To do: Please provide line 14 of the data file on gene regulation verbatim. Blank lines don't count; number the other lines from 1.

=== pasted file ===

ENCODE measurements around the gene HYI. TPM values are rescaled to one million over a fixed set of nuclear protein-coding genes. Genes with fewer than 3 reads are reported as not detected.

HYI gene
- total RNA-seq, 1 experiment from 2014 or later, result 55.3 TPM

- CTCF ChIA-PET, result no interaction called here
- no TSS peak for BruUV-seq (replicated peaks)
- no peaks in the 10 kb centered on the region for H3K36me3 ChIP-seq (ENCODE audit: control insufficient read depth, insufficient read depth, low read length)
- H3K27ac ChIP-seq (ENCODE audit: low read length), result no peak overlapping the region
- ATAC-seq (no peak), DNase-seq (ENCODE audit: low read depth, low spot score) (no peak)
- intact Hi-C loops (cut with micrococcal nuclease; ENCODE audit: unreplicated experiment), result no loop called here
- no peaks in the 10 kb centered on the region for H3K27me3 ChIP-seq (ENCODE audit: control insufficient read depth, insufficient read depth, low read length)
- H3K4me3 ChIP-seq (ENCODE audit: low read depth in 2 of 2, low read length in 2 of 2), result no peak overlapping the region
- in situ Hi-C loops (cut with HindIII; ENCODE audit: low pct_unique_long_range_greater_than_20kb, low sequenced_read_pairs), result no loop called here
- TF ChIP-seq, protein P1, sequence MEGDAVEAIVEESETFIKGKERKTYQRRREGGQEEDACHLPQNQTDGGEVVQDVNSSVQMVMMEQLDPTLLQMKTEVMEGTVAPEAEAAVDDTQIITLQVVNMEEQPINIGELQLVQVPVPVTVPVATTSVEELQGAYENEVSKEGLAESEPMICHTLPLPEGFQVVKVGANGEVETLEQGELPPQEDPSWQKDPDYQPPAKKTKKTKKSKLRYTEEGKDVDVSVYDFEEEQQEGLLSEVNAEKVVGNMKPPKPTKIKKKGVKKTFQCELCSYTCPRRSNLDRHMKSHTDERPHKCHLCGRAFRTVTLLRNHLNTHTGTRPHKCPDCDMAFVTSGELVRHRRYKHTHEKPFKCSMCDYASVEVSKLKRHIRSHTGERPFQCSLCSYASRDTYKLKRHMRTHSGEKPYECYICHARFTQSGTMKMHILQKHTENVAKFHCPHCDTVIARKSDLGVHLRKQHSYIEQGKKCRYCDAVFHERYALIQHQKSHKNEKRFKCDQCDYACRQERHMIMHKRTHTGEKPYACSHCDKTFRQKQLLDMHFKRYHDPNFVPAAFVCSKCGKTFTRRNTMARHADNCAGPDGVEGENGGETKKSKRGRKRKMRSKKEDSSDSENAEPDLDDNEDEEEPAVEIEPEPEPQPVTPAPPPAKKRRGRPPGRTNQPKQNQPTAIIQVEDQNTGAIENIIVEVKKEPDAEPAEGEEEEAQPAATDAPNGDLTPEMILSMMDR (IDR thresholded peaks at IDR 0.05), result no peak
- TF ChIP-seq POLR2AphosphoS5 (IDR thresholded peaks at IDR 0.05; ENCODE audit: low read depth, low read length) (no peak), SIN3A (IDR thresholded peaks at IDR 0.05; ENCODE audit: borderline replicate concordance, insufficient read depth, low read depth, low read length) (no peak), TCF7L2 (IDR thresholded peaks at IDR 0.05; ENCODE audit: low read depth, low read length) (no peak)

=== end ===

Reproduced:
- TF ChIP-seq POLR2AphosphoS5 (IDR thresholded peaks at IDR 0.05; ENCODE audit: low read depth, low read length) (no peak), SIN3A (IDR thresholded peaks at IDR 0.05; ENCODE audit: borderline replicate concordance, insufficient read depth, low read depth, low read length) (no peak), TCF7L2 (IDR thresholded peaks at IDR 0.05; ENCODE audit: low read depth, low read length) (no peak)